BP Execs Should Go to Jail/BP CEO has ‘No Fear’ of Jail

BP Execs Should Go to Jail

Baltimore Sun | June 30, 2010

BP is a blatant repeat offender — a serial criminal. In 2005, BP's criminal conduct resulted in an explosion at its Texas City Oil Refinery that killed 15 people; this was followed by the Prudhoe Bay, Alaska pipeline oil spill in 2006. In both cases multi-million dollar criminal fines were imposed. BP also paid hundreds of millions of dollars in civil and administrative fines for Occupational Health and Safety Administration and environmental violations. And now, BP is responsible for yet even more deaths and an environmental disaster of devastating proportions.

The multi-million dollar criminal fines paid by BP did nothing to deter its risky ongoing conduct. The fines were simply a cost of doing business for BP. The only way to change this dynamic is to not only charge the corporation but also those individuals responsible for the corporate crime.

If only a portion of the facts that led up to the explosion that have been reported in the media are true, there will be ample evidence to support a criminal prosecution. But the prosecution should not be limited to corporate entities. Reports of employees being pressured not to report problems and failures to follow the company's own internal safety and compliance policies, indicate — at best — a cavalier disregard for the risks inherent in the oil and gas business.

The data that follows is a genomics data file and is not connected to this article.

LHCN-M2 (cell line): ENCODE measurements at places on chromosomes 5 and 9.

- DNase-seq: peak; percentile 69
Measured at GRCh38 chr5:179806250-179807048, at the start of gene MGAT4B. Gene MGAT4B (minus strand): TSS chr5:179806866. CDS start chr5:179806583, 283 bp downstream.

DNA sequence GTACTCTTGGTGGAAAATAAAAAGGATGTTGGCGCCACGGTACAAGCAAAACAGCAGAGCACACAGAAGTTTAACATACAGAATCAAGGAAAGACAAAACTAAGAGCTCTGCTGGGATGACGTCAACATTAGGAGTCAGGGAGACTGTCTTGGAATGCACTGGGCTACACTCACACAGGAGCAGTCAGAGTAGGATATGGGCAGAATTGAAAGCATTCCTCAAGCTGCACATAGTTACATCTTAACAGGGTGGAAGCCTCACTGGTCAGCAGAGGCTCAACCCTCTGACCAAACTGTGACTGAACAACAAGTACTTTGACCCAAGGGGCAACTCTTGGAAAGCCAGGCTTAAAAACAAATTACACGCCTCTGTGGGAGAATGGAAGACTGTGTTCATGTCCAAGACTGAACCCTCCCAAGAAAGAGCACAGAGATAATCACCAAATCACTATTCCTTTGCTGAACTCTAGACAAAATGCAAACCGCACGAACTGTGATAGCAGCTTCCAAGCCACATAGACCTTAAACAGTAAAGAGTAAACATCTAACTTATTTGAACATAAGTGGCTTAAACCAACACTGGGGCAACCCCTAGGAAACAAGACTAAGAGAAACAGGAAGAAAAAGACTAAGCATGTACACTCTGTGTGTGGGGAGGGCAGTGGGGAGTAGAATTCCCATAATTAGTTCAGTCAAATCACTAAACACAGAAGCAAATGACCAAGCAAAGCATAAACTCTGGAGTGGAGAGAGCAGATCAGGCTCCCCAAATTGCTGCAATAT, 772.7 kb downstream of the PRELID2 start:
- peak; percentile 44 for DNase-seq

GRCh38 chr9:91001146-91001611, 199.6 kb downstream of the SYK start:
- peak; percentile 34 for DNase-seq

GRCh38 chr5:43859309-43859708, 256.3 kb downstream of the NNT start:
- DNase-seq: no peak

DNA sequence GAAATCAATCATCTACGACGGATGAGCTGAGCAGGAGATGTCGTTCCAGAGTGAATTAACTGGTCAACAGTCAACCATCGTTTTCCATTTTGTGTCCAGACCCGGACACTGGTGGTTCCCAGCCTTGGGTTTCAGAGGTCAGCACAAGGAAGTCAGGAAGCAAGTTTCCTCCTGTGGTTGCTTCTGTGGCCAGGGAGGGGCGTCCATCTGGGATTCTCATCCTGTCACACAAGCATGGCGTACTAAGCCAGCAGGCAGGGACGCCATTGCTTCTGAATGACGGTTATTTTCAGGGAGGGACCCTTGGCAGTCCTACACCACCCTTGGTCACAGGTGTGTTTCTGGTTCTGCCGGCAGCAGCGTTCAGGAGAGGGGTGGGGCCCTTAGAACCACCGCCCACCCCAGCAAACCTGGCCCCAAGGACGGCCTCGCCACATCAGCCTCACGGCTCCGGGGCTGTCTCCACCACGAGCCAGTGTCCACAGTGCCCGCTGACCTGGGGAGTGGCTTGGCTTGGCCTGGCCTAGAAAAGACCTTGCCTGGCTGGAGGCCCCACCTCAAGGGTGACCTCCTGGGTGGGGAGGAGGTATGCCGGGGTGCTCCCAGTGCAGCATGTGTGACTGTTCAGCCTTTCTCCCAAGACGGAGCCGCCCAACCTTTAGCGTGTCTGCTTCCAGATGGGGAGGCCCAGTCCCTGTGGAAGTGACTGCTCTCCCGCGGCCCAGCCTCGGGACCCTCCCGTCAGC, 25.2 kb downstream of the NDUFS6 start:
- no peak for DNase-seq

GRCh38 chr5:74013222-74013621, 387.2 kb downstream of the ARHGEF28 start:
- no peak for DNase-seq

BP CEO has ‘no fear’ of jail threat after the Gulf oil spill

By Monica Lawrence | Wire Update | June 6th, 2010

LONDON (BNO NEWS) — The chief executive of BP, Tony Hayward, told a London newspaper that he does not fear the threat of jail and he is not quitting after the spill in the Gulf of Mexico, despite public and government outcry.

In an interview published on Sunday, Hayward said the thought of stepping down “had not crossed my mind”, he told The Sunday Telegraph.

“I’m not anxious about being arrested,” Hayward said, when asked about the possibility some of BP’s executives could end up in jail. U.S. Attorney General Eric Holder said last week that civil and criminal investigations are underway in connection with the spill.

“The criminal investigation will proceed and will draw whatever conclusion it draws. The only thing I’m losing sleep about is the leak,” said the BP CEO.

Holder is investigating possible environmental crimes, false statements and actions on behalf of some individuals.

Among the statutes Department attorneys are reviewing are the Clean Water Act, the Oil Pollution Act of 1990, the Migratory Bird Treaty Act and Endangered Species Acts and other traditional criminal statutes.

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